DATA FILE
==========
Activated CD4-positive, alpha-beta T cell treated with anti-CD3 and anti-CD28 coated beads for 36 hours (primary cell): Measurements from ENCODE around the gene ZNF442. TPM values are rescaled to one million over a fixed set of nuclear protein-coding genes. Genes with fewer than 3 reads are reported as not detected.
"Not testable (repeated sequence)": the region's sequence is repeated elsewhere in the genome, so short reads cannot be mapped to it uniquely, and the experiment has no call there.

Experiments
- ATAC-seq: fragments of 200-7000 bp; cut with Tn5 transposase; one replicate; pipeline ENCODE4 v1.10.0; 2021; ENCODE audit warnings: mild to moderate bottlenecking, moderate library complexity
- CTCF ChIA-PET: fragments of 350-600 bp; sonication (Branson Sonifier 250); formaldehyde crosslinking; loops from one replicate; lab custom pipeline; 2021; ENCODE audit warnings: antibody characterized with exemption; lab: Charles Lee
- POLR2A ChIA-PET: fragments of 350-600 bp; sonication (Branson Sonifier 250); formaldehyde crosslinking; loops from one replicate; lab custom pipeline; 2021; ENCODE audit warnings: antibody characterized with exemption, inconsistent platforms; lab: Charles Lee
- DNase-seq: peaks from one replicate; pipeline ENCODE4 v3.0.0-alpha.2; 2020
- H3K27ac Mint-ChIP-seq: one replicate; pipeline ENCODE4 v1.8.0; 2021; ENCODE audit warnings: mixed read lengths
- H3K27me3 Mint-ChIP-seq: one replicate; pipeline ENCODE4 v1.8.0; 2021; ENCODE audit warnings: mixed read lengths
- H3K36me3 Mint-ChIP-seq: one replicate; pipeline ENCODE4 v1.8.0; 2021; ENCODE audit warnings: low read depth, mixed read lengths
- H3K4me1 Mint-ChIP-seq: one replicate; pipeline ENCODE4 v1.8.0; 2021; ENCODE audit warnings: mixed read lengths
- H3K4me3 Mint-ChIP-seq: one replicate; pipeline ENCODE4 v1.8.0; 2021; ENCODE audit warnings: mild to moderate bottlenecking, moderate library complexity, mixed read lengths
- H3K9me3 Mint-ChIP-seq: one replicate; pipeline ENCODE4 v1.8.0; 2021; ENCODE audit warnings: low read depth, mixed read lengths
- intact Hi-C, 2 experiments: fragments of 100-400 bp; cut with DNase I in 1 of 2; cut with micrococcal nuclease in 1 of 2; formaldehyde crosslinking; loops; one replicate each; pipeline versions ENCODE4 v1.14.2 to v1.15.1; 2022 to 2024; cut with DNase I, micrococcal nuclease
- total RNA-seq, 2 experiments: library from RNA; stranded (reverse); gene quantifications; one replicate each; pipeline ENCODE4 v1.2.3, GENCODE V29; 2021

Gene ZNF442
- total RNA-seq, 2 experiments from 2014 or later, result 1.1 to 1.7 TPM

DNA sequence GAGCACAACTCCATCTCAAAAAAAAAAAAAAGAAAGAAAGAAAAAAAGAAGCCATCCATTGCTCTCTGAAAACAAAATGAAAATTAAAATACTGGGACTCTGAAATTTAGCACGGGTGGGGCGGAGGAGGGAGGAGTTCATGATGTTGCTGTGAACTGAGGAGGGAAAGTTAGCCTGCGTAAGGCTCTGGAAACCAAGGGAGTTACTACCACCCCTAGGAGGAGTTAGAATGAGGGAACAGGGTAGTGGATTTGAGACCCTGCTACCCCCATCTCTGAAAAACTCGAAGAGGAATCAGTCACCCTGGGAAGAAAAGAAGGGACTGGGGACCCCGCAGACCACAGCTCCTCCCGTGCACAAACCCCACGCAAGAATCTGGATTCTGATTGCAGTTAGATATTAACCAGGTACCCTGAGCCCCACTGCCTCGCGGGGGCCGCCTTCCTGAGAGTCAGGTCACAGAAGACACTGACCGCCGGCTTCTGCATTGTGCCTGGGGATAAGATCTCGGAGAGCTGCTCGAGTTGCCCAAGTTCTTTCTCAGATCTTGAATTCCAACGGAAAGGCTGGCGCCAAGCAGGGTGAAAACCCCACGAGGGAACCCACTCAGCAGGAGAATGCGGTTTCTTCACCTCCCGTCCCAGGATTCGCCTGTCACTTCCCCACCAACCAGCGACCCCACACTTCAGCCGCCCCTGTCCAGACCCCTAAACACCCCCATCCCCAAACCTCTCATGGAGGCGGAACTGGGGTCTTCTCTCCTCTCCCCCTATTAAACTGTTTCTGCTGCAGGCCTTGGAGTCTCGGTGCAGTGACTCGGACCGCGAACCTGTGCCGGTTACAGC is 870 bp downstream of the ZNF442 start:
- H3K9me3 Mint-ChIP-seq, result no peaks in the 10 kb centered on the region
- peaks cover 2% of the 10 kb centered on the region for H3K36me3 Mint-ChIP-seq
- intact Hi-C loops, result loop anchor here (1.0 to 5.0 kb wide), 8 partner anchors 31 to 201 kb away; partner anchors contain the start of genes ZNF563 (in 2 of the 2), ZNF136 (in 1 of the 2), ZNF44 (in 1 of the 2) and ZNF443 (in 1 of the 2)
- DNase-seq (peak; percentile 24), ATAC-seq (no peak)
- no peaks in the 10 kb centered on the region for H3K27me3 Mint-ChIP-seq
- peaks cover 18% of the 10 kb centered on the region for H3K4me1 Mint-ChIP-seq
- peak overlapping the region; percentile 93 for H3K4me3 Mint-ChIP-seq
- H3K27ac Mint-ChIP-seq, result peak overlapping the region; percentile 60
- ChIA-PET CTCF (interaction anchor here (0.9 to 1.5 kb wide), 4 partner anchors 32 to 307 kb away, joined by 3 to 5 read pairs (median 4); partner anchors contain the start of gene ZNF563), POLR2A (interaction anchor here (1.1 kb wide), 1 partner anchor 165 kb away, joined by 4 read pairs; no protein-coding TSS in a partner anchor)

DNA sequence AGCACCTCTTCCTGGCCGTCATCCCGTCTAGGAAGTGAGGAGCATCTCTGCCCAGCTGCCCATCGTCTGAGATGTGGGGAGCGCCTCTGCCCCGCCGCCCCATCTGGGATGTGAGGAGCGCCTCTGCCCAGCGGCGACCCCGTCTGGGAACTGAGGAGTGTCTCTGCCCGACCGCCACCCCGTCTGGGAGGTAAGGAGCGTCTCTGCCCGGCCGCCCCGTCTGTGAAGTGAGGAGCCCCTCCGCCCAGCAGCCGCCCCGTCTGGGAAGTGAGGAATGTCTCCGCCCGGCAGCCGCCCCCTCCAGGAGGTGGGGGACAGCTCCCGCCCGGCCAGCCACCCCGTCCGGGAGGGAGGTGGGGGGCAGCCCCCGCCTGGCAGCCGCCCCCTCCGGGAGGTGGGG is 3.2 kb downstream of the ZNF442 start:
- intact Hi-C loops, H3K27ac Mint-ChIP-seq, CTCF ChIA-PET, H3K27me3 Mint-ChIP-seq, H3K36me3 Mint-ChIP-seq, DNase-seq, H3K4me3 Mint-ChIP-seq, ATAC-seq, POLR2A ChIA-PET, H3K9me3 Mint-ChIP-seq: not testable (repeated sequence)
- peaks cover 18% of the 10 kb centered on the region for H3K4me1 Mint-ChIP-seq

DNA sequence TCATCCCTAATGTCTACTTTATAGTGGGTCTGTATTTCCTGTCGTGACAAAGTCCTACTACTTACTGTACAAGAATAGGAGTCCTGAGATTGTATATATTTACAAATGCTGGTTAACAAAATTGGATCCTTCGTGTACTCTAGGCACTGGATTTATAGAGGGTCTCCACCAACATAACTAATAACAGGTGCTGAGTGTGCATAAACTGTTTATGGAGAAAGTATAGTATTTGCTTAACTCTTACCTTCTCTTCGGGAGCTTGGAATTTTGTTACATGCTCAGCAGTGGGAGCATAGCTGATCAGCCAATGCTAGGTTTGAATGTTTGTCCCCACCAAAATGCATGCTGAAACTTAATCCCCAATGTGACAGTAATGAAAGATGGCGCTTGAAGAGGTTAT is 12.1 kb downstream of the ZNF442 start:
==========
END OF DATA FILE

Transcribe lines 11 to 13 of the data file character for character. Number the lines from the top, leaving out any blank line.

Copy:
- H3K4me1 Mint-ChIP-seq: one replicate; pipeline ENCODE4 v1.8.0; 2021; ENCODE audit warnings: mixed read lengths
- H3K4me3 Mint-ChIP-seq: one replicate; pipeline ENCODE4 v1.8.0; 2021; ENCODE audit warnings: mild to moderate bottlenecking, moderate library complexity, mixed read lengths
- H3K9me3 Mint-ChIP-seq: one replicate; pipeline ENCODE4 v1.8.0; 2021; ENCODE audit warnings: low read depth, mixed read lengths